Why does it cost so much to provide veterinary care for my pet?
The fees you pay for veterinary services take into consideration a number of factors, including the costs to compensate your veterinarian and veterinary team for their professional services and the expenses involved in maintaining the hospital and equipment. When someone decides to adopt a pet, he or she needs to be prepared to include annual veterinary care in the overall cost of owning the pet.
Thanks to advances in veterinary medicine, pets are living longer, which means you may be spending more over the lifetime of your pet. However, in general, the annual cost of caring for a pet has not increased much over the past several decades. (Consider how much the costs of many professional services, such as human healthcare, have risen over that same period!) Certain advanced procedures may come at a higher cost, but as the owner, you decide what care you want to provide your pet. Overall, veterinary care is a terrific value for pet owners.
If you want to save money on your pet’s care, there are several options available. We offer wellness plans that provide your pet with the necessary preventative care for the year with convenient monthly payments. There are also several pet insurance plans available . These plans may cover or help keep costs down for many routine veterinary services, prescriptions, medical conditions, and diseases.
What is a veterinary technician?
A veterinary technician is trained to assist veterinarians in caring for pets. These professionals perform many of the same tasks that a nurse would for a doctor. Veterinary technicians have received extensive training, either in accredited programs or on the job. Responsibilities vary among clinics, but the basic duties remain the same. For instance, technicians collect patient samples, perform lab tests, assist during patient exams and dental cleanings, and take x-rays. Senior techs also train and mentor other staff members. Some technicians work in research facilities or for manufacturers.
Which pet food should I feed my dog/cat?
The answer is different for each pet, although many commercially available foods are fine to feed healthy dogs and cats. You can look for a nutritional adequacy statement from the Association of American Feed Control Officials (AAFCO), as well as the words “complete and balanced.” Pets’ nutritional needs do change, depending on their life stage and health. Your veterinarian can recommend a pet food, as well as give you advice on deciphering ingredient lists and determining how much to feed your pet.
My pet has the same thing wrong that he/she was just treated for. Can the veterinarian just prescribe the same medication that he/she did the last time?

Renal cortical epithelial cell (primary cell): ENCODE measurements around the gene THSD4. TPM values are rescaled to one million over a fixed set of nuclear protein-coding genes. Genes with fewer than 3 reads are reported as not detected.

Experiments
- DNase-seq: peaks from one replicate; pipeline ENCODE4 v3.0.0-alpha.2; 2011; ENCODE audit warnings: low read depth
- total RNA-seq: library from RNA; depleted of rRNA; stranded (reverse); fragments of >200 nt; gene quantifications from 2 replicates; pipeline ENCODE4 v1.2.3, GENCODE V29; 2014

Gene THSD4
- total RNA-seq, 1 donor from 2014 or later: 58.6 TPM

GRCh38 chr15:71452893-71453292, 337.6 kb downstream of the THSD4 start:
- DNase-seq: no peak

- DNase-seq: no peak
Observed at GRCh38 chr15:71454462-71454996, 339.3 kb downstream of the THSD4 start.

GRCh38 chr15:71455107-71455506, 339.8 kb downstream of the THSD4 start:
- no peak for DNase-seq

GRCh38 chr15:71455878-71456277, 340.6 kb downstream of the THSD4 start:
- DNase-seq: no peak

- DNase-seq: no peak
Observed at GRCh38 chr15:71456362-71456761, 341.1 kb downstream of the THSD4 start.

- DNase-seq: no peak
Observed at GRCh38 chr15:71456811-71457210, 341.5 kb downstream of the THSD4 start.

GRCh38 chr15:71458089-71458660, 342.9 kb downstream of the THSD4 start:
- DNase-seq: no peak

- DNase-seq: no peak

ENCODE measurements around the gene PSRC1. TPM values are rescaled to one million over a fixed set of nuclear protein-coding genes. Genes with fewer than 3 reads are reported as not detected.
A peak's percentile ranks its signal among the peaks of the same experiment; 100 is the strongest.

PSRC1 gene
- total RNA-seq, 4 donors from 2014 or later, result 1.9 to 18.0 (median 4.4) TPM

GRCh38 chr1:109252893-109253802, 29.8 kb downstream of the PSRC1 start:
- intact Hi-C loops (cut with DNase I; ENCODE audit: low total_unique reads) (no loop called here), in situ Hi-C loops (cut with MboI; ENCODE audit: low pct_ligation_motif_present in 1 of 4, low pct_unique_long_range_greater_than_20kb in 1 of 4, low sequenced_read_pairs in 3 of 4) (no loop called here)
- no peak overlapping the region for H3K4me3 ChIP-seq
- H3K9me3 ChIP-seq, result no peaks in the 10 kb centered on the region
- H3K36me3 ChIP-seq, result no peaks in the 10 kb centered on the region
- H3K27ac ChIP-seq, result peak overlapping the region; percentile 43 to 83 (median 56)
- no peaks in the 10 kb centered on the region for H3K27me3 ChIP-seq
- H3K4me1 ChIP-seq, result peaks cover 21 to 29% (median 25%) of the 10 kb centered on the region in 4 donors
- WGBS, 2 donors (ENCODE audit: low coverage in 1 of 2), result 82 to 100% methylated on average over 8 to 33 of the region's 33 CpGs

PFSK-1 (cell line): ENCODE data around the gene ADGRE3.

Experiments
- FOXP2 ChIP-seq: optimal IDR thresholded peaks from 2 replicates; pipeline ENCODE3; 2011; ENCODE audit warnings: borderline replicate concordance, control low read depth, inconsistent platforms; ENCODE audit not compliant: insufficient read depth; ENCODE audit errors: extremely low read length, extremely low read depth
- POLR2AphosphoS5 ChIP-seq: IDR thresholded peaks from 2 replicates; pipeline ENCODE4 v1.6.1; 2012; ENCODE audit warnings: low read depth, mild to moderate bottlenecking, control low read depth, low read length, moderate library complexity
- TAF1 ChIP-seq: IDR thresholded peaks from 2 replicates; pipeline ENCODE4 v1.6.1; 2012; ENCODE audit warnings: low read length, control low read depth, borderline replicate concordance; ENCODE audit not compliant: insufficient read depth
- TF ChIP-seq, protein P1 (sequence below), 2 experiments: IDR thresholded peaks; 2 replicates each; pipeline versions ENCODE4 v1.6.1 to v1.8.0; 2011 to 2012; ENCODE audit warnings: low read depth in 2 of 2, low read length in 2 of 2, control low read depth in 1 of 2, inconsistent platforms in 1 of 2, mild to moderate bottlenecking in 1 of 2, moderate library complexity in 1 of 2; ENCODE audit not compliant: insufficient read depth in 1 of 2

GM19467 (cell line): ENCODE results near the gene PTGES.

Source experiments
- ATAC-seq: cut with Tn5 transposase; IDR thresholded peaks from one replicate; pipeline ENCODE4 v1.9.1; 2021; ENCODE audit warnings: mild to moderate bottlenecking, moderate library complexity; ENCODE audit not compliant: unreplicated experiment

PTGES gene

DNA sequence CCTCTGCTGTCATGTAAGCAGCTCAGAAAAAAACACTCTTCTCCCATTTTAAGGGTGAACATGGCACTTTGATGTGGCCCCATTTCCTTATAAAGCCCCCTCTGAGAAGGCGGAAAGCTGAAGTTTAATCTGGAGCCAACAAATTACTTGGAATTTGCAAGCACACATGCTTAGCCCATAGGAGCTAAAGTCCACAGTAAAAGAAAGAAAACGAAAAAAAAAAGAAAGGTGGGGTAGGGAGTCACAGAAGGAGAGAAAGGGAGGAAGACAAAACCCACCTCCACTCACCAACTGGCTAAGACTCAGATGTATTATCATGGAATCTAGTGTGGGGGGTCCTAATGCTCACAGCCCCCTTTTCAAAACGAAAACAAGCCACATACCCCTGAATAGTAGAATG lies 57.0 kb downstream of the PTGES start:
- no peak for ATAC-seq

Even though your pet may be showing the same symptoms as he or she did the last time, the problem may be different. Many diseases have similar symptoms, and your veterinarian needs to examine your pet to ensure that he or she correctly diagnoses the cause.
My pet won’t stop chewing/digging/barking/scratching/spraying. Where can I find help?
Certain behaviors can be extremely frustrating and difficult to overcome. H7VH offers behavior counseling and can provide tips for obedience training. Call 705-778-2535 to set up a behavior assessment.
My pet needs to have surgery. Should I be worried about the anesthesia?
Modern anesthesia is generally quite safe. The doctors at H7VH will perform a physical examination before all procedures requiring general anesthesia. We also recommend that blood tests be completed before these procedures. Senior patients (those pets over the age of 7 years) will require blood tests before general anesthesia to make sure your pet does not have any hidden health issues. In addition, a skilled veterinary technician will monitor your pet’s vital signs during the procedure, to ensure your pet’s safety or to catch and treat any potential concerns as quickly as possible. Please feel free to call or make an appointment with the staff at H7VH to ensure all your questions and concerns are answered regarding your pet’s procedure.
My pet’s just been diagnosed with a medical condition/disease I’m not familiar with, and I want to find out more about it. Where can I find information I can trust?
You can turn to the Pet Health Section of our website, which offers current, trustworthy information on a wide variety of topics. The staff at H7VH will also be happy to discuss your pet’s health in more detail.
Will microchipping hurt my pet?
Not any more than a regular vaccine injection. The chip is inserted at the back of the pet’s neck, where the skin is loose. Microchipping is a safe and effective way to identify your pet in case he or she becomes lost.
After I have my pet microchipped, is there anything else I need to do?
You pet’s microchip should continue to function over your pet’s lifetime without any maintenance; however, the system won’t work unless you keep your contact information current. Whenever you move or change your phone number, make sure you update that information with your pet’s microchip manufacturer. Remember to also get your pet new ID tags at the same time.
Are natural remedies for flea/tick/heartworm prevention safe to use on my pet?
Although natural remedies may offer some protection or repellency against parasites, they are not nearly as effective as prescription products. In addition, natural remedies often need to be applied far more frequently than once a month, making them less convenient as well. Some, such as garlic, may actually be harmful to your pet.
Just because a product has “natural” on its label doesn’t mean it’s safe. Consult with your veterinarian before using any over-the-counter preventives on your pet.